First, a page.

ELISA assay

The EM2 concentration in CSF was measured using a sandwich ELISA kit (Uscn Life Science Inc, Wuhan, China) according to the manufacturer’s protocol. 96-well micro-titers were used for incubation and measurement. The optical density of each sample was read at 450 nm by a microplate reader (Bio-Rad Laboratories, Shanghai, China). Endomorphin-2 concentration was determined according to the standard curve as described previously [22].

Green fluorescence assay

On the 10th day after intrathecal injection, rats were anesthetized with intraperitoneal injection of 40 mg/kg of sodium pentobarbital and perfused through the ascending aorta with saline, followed by 4% paraformaldehyde in 0.16 M phosphate buffer (pH 7.2–7.4) containing 1.5% picric acid. After perfusion, the tissues of L5 spinal cord were collected and fixed in the same fixation solution for 3 h and then in 15% sucrose overnight. Transverse spinal sections (30μm) were obtained on a cryostat and processed for EGFP expression estimation with a green fluorescence assay. These sections were examined under an Olympus fluorescence microscope (Olympus, Japan).

Statistical analysis

All data were presented as mean ± SEM. Statistical analysis was carried out using two-way ANOVA followed by post-hoc Tukey's multiple comparison using GraphPad Prism software (Version 5. GraphPad Software Inc, CA, USA). P<0.05 was considered statistically significant.

Results

The persistent increase of EM2 in CSF

There were no significant changes of the EM2 in CSF on the 1st day as indicated in Fig 2. On the 3rd, 5th, 7th, and 10th day, EM2 in CSF increased significantly in the Ad-EM2 groups compared to the Ad-EGFP group and NS group (aP<0.0001). The up-regulation of EM2 in CSF after intrathecal administration of Ad-EM2 indicated an out-secretory expression of EM2. After intrathecal injection, the EGFP expression was detected in the meningeal pia mater cells in the Ad-EGFP group (Fig 3), suggesting that the adenovirus was transfected into the same location after intrathecal injection and the expression of EM2 occurred in an out-secretory manner.

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Fig 2. Endomorphin-2 (EM2) expression in CSF after injection.

On the 3rd, 5th, 7th, and 10th day after intrathecal injection, the EM2 in cerebral spinal fluid (CSF) increased significantly in the Ad-EM2 groups compared to that in the Ad-EGFP group and NS group (aP<0.0001). Endomorphin-2 was indicated as EM2; adenovirus with EM2 was indicated as Ad-EM2; adenovirus with enhanced green fluorescence protein was indicated as Ad-EGFP; normal saline group with subcutaneous morphine injection and intrathecal NS administration was indicated as NS; Sham group with subcutaneous NS injection and intrathecal NS administration was indicated as Sham.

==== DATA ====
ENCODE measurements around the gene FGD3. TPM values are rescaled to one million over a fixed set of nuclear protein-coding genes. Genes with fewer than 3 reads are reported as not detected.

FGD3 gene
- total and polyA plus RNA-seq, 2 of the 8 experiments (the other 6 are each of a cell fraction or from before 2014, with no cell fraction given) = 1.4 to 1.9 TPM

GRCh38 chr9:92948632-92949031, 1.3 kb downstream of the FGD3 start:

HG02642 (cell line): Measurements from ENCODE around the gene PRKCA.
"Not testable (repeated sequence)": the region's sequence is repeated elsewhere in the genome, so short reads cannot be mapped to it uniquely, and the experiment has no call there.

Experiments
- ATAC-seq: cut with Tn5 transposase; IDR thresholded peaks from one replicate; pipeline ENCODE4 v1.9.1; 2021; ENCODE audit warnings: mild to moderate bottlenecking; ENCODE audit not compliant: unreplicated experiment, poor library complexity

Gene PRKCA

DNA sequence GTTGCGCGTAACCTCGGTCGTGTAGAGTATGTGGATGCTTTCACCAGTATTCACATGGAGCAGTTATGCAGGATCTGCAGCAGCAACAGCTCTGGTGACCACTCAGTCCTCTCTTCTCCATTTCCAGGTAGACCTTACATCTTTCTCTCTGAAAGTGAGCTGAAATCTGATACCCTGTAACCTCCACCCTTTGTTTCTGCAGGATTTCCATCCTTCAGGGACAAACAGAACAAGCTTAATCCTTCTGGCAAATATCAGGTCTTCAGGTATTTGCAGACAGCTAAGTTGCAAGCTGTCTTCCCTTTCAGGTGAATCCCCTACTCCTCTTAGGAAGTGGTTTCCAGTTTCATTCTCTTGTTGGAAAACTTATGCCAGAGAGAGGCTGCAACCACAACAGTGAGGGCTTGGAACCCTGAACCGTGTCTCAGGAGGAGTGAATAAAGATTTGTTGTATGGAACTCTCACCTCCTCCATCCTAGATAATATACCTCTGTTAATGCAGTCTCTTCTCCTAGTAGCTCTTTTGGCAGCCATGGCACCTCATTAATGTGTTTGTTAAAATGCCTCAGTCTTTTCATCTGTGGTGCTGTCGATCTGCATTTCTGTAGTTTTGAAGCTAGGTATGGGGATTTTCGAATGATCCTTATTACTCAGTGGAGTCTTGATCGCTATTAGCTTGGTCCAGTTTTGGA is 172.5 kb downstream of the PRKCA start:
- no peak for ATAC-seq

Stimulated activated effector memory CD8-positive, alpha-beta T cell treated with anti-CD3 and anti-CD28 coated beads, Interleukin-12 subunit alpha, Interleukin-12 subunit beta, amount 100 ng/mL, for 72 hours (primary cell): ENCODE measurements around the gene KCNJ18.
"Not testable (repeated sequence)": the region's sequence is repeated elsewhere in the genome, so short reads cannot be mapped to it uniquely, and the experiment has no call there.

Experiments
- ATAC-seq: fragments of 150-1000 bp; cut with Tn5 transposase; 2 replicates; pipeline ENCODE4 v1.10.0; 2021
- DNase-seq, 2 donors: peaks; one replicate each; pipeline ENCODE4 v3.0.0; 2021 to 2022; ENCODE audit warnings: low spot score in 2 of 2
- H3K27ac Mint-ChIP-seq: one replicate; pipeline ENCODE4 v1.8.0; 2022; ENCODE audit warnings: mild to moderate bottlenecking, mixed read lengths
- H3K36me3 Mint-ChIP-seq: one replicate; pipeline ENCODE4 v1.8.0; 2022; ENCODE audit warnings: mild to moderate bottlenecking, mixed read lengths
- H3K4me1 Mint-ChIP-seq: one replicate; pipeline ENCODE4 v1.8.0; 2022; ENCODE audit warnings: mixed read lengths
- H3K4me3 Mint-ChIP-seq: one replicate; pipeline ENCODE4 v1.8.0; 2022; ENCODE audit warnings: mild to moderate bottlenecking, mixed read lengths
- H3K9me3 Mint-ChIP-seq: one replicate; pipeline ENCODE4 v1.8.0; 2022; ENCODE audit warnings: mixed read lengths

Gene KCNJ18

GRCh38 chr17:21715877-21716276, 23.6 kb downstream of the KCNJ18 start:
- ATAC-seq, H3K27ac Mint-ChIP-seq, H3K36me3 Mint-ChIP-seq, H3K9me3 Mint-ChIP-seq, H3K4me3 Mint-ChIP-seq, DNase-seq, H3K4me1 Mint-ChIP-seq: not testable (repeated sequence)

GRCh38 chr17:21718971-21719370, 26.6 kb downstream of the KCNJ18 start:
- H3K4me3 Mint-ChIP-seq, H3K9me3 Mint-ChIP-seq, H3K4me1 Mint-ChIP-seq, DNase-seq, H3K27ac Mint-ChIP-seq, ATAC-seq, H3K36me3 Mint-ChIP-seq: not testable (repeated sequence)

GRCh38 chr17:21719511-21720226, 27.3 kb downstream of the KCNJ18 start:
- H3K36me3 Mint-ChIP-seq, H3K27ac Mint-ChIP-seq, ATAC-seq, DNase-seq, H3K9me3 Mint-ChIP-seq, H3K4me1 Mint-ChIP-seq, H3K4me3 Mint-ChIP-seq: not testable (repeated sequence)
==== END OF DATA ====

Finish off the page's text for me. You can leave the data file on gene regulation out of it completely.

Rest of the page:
https://doi.org/10.1371/journal.pone.0149877.g002

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Fig 3. Enhanced green fluorescence protein (EGFP) expression in the meningeal pia mater cells.

EGFP expression was located in the meningeal pia mater cells in the Ad-EGFP group after intrathecal injection (see red arrow in the panel A), suggesting that adenovirus was transfected into the same location. This was not observed in the normal saline group as indicated in panel B.

https://doi.org/10.1371/journal.pone.0149877.g003

The alleviation of the morphine withdrawal syndrome

Compared to the sham group, the scores of the symptoms of morphine withdrawal were significantly higher in the NS and Ad-EGFP group after cessation of morphine (aP<0.0001), and the scores were higher in the Ad-EM2 on the 1st, 3rd day (aP<0.0001). On the 1st day after intrathecal injection, there were no significant differences for the scores among three groups of dependent rats. On the 3rd, 5th, 7th, and 10th day, withdrawal scores decreased significantly in the Ad-EM2 group compared to the Ad-EGFP and NS groups (bP<0.0001) as shown in Fig 4, suggesting that the increase of EM2 in the CSF associated with alleviation of the morphine withdrawal syndrome.

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Fig 4. Total score of morphine withdrawal symptoms.